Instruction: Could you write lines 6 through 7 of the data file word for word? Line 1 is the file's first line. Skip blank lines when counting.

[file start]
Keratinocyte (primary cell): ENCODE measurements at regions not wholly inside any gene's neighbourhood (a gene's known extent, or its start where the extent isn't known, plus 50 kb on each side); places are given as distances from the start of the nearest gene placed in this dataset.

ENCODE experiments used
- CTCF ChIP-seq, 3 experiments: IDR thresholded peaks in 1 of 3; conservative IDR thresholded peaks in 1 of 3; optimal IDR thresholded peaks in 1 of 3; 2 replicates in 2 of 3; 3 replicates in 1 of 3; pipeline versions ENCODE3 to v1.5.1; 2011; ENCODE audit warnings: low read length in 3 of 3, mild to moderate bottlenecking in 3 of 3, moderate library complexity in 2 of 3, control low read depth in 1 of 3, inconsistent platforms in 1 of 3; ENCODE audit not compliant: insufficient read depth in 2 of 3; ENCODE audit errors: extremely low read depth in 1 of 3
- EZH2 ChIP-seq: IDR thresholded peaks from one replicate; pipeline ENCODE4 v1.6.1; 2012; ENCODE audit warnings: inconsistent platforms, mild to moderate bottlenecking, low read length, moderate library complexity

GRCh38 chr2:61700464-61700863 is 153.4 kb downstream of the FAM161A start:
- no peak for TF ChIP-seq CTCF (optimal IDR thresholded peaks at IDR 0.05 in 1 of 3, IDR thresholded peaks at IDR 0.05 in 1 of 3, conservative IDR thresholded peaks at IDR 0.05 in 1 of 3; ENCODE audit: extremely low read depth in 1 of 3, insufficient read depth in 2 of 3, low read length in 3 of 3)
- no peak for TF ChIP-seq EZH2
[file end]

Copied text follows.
- no peak for TF ChIP-seq CTCF (optimal IDR thresholded peaks at IDR 0.05 in 1 of 3, IDR thresholded peaks at IDR 0.05 in 1 of 3, conservative IDR thresholded peaks at IDR 0.05 in 1 of 3; ENCODE audit: extremely low read depth in 1 of 3, insufficient read depth in 2 of 3, low read length in 3 of 3)
- no peak for TF ChIP-seq EZH2